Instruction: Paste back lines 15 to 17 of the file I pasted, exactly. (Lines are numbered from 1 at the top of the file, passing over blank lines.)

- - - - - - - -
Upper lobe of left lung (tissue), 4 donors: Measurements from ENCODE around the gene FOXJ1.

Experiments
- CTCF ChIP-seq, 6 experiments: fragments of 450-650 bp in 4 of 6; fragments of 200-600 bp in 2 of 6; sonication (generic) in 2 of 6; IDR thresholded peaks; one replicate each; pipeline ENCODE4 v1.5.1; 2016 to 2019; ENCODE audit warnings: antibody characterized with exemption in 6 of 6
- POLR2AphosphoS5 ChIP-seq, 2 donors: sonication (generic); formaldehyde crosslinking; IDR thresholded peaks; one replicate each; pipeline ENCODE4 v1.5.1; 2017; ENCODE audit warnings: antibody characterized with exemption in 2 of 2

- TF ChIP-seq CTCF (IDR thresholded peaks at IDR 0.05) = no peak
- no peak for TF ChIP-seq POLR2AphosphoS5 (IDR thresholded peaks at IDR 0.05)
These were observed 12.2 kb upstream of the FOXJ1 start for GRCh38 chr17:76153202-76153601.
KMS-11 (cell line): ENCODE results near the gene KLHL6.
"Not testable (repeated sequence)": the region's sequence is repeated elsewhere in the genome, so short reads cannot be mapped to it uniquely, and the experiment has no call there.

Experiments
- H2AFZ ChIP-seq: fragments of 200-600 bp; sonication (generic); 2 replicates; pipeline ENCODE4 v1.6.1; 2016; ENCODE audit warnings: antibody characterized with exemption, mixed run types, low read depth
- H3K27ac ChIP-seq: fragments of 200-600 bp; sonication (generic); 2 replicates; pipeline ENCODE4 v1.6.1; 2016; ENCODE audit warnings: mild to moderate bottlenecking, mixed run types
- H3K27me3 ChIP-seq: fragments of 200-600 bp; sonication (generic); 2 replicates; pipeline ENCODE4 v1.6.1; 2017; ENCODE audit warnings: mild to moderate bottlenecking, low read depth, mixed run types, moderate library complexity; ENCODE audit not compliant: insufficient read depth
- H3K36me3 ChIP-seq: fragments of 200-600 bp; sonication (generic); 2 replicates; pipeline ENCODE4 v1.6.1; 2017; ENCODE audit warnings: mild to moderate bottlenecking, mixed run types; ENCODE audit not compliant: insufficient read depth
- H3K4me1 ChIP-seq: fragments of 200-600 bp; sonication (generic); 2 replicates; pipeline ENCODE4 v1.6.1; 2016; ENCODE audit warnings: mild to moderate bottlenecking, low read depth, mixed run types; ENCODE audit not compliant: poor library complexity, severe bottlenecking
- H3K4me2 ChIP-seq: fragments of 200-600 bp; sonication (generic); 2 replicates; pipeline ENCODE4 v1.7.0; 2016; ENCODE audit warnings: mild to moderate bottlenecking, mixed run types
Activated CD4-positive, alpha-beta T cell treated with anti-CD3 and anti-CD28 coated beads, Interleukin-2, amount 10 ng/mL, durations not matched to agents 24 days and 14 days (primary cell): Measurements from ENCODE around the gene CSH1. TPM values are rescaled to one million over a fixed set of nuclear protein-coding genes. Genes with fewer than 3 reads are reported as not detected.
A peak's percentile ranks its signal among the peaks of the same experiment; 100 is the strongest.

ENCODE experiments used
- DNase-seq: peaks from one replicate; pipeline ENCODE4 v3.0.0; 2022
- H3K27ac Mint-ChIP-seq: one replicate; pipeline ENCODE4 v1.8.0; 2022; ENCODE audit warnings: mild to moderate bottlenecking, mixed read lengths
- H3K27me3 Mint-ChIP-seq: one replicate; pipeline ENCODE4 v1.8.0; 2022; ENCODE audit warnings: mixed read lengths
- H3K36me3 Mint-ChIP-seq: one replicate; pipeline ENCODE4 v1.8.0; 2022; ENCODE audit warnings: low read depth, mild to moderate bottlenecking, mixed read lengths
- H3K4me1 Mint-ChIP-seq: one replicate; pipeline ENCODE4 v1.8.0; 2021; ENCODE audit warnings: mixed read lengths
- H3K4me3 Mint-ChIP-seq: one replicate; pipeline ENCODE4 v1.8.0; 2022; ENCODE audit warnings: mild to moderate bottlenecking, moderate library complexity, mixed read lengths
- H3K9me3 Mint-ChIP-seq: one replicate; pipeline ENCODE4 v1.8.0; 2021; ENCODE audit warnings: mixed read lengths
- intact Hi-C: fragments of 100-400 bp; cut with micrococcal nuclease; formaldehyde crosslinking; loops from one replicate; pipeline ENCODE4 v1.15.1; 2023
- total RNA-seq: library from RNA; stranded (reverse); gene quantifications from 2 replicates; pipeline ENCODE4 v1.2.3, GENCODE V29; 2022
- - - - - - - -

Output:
- H3K4me1 ChIP-seq: fragments of 200-600 bp; sonication (generic); 2 replicates; pipeline ENCODE4 v1.6.1; 2016; ENCODE audit warnings: mild to moderate bottlenecking, low read depth, mixed run types; ENCODE audit not compliant: poor library complexity, severe bottlenecking
- H3K4me2 ChIP-seq: fragments of 200-600 bp; sonication (generic); 2 replicates; pipeline ENCODE4 v1.7.0; 2016; ENCODE audit warnings: mild to moderate bottlenecking, mixed run types
Activated CD4-positive, alpha-beta T cell treated with anti-CD3 and anti-CD28 coated beads, Interleukin-2, amount 10 ng/mL, durations not matched to agents 24 days and 14 days (primary cell): Measurements from ENCODE around the gene CSH1. TPM values are rescaled to one million over a fixed set of nuclear protein-coding genes. Genes with fewer than 3 reads are reported as not detected.